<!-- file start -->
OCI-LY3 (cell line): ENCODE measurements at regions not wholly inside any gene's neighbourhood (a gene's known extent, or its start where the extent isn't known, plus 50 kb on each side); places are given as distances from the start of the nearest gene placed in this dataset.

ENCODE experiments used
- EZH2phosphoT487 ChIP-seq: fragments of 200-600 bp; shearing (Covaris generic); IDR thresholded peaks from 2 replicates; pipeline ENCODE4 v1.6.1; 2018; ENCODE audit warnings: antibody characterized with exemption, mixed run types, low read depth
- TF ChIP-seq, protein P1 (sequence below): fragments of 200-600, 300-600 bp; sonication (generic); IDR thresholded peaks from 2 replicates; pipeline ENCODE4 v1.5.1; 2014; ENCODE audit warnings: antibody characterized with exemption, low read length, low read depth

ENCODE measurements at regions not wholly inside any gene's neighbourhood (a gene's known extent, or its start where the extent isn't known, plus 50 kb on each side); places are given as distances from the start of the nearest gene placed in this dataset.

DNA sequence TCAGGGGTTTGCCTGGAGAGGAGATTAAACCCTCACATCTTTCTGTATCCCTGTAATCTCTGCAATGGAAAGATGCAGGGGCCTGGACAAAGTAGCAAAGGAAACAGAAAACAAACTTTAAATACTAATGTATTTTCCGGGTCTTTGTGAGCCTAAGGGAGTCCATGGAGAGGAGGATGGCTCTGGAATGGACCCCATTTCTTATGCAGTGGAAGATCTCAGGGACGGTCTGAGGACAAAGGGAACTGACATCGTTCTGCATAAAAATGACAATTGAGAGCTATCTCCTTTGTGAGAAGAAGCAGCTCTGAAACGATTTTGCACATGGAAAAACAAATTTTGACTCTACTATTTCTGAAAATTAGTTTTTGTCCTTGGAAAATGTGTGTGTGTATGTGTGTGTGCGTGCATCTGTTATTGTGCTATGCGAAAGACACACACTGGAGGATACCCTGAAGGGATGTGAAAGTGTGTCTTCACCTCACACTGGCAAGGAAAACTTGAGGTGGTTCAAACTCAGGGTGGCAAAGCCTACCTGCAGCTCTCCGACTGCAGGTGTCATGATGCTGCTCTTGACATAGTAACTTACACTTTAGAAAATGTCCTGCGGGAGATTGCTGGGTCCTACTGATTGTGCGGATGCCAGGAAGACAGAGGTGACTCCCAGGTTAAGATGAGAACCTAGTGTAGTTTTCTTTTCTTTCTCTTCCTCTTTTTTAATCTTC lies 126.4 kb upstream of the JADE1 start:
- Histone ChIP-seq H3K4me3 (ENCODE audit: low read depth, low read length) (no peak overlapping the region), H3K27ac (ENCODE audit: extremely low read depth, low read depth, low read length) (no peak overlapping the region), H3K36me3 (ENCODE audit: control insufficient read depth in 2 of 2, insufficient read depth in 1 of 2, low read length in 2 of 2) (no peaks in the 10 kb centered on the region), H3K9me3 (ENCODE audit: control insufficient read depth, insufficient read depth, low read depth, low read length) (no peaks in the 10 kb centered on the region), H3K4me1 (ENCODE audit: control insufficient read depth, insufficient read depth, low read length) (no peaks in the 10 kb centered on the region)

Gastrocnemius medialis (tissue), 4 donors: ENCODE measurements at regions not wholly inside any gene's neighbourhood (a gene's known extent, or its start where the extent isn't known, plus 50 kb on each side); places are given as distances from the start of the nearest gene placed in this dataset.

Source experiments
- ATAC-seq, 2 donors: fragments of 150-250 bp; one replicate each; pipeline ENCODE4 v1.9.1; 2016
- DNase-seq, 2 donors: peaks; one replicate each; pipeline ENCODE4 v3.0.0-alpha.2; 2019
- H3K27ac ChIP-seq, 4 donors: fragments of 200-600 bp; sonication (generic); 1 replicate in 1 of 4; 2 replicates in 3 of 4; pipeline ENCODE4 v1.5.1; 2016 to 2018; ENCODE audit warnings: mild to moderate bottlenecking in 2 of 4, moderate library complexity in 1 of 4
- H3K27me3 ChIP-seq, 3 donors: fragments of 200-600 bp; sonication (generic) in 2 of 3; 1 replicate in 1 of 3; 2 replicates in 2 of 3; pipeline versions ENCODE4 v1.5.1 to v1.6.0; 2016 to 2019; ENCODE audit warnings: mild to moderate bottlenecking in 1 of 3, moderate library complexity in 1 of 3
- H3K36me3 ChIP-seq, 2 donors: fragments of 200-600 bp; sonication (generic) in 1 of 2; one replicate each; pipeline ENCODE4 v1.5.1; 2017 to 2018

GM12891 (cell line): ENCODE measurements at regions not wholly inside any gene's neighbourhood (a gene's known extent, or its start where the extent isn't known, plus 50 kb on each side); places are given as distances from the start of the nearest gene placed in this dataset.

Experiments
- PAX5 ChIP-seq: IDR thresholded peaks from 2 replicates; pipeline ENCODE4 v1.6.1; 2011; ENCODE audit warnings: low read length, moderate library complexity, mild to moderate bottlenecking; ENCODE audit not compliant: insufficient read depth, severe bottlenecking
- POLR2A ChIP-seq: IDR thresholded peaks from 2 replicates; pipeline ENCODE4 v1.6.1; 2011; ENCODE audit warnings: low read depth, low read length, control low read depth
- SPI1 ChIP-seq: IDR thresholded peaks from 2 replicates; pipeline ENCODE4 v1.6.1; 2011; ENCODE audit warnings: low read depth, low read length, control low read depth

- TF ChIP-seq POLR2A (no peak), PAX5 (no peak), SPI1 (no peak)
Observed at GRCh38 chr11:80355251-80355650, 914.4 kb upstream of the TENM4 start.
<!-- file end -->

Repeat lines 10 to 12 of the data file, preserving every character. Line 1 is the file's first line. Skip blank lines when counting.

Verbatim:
- ATAC-seq, 2 donors: fragments of 150-250 bp; one replicate each; pipeline ENCODE4 v1.9.1; 2016
- DNase-seq, 2 donors: peaks; one replicate each; pipeline ENCODE4 v3.0.0-alpha.2; 2019
- H3K27ac ChIP-seq, 4 donors: fragments of 200-600 bp; sonication (generic); 1 replicate in 1 of 4; 2 replicates in 3 of 4; pipeline ENCODE4 v1.5.1; 2016 to 2018; ENCODE audit warnings: mild to moderate bottlenecking in 2 of 4, moderate library complexity in 1 of 4